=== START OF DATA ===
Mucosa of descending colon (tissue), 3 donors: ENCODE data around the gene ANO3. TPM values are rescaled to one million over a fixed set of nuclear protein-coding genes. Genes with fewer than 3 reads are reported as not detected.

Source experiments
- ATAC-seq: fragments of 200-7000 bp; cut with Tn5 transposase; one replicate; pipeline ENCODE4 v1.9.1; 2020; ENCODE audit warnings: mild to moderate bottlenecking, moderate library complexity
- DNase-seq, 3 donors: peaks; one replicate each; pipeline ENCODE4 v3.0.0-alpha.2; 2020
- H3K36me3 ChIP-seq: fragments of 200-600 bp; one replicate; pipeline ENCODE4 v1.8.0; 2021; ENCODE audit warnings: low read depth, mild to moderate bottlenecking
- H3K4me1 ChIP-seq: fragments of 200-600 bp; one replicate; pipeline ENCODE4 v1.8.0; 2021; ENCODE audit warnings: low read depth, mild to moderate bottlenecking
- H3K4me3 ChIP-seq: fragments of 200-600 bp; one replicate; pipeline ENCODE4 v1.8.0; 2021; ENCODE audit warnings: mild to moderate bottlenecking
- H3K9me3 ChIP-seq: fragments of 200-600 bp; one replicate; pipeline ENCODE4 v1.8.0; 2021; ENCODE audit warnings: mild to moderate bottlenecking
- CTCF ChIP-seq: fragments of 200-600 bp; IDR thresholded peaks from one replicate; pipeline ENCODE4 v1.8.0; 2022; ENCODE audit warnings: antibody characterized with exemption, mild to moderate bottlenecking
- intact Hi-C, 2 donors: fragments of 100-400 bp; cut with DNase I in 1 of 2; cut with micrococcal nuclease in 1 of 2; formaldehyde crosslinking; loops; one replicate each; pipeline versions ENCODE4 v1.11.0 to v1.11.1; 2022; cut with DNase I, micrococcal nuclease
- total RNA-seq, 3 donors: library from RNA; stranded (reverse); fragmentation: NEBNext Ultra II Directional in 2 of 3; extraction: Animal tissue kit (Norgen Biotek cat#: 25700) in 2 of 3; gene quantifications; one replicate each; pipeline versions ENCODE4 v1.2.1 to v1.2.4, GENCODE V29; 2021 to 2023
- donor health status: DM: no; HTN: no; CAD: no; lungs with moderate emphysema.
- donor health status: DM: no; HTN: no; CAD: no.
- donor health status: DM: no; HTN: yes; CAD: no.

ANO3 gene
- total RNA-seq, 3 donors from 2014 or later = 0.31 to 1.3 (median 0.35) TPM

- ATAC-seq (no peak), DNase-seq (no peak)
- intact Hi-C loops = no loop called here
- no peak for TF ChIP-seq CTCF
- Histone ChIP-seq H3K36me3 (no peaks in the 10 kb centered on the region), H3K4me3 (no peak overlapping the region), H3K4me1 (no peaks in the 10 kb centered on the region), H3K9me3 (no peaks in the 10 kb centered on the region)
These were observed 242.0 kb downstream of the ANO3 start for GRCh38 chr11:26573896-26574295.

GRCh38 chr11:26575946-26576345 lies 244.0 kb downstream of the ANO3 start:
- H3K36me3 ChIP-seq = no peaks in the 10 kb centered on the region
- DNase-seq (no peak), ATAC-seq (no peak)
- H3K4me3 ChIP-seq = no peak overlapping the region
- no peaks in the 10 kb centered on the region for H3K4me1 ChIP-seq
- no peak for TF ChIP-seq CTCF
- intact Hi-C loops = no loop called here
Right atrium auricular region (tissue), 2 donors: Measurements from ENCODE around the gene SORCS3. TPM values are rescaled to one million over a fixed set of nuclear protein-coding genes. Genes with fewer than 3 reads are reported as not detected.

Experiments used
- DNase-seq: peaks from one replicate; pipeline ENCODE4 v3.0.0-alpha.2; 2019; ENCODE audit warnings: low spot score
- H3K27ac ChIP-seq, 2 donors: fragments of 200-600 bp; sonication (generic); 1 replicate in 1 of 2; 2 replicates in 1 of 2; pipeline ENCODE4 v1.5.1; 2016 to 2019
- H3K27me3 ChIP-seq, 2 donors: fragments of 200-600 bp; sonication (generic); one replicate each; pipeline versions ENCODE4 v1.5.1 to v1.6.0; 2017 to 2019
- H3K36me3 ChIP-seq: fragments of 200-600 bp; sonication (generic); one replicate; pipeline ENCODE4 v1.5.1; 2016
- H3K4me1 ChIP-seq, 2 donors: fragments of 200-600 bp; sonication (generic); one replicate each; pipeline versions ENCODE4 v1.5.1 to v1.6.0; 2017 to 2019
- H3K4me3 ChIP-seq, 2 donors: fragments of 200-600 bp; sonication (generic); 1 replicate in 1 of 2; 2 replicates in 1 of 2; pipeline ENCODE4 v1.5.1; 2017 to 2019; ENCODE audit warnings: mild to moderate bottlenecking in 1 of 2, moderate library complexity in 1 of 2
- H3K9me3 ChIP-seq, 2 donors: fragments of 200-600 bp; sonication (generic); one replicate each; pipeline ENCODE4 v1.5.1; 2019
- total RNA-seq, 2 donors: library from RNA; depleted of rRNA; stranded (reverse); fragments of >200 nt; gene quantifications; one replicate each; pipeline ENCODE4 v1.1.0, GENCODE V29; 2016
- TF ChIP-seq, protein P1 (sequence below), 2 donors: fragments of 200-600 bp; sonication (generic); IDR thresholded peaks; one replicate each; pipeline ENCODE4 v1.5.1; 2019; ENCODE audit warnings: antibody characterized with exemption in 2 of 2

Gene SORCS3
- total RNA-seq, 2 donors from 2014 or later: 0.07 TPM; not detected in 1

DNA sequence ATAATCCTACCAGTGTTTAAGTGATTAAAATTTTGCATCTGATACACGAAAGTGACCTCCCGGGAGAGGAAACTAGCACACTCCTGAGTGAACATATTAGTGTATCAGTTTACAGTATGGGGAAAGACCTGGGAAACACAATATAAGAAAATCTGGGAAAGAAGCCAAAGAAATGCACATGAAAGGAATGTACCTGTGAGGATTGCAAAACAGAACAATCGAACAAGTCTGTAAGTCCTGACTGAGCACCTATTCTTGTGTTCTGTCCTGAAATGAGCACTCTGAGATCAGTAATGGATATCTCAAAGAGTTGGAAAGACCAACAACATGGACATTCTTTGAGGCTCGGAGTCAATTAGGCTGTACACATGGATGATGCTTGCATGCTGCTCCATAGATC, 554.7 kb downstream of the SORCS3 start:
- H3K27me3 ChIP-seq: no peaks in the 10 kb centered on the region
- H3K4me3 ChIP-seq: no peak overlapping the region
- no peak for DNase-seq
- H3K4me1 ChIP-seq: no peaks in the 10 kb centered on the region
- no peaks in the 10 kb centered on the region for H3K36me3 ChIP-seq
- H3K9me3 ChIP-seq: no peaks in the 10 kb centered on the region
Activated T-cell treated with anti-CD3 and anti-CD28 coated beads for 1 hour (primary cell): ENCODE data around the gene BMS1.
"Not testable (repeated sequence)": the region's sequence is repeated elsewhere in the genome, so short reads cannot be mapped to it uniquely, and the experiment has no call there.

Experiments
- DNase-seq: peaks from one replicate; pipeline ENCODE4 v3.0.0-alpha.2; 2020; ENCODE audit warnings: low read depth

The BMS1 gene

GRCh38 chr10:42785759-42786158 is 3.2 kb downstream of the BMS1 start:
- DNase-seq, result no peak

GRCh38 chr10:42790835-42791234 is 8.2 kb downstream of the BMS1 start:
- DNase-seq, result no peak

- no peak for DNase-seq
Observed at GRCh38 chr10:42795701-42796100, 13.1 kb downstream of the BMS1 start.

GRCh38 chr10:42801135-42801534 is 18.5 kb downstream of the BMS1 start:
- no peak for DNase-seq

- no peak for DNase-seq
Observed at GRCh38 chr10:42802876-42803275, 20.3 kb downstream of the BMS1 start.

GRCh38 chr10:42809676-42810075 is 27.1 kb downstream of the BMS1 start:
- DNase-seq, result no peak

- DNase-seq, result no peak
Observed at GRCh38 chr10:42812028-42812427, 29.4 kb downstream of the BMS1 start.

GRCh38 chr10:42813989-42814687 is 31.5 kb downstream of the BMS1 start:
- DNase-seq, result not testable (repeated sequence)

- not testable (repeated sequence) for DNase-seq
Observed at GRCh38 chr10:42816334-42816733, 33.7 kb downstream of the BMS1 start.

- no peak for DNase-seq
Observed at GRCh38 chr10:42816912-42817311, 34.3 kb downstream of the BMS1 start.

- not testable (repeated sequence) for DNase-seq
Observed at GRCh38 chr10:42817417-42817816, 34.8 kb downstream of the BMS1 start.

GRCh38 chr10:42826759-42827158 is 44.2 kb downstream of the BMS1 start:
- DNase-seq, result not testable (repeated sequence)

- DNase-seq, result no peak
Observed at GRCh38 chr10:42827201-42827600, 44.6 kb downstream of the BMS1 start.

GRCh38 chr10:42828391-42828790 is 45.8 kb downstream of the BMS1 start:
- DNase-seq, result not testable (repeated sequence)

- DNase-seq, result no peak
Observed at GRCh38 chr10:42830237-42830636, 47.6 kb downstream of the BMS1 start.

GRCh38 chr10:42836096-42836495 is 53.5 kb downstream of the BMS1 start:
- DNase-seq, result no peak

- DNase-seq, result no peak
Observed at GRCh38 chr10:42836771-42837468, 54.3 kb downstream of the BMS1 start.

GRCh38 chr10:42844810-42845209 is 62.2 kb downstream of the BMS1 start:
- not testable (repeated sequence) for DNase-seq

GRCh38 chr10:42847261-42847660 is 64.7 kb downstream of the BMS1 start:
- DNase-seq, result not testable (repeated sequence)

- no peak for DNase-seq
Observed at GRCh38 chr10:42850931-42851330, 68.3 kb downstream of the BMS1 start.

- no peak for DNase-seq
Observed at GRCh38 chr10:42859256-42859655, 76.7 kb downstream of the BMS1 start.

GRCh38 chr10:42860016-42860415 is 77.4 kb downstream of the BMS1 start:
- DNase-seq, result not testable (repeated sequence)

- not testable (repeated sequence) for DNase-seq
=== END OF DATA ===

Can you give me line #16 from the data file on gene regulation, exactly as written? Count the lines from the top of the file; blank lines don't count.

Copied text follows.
- total RNA-seq, 3 donors from 2014 or later = 0.31 to 1.3 (median 0.35) TPM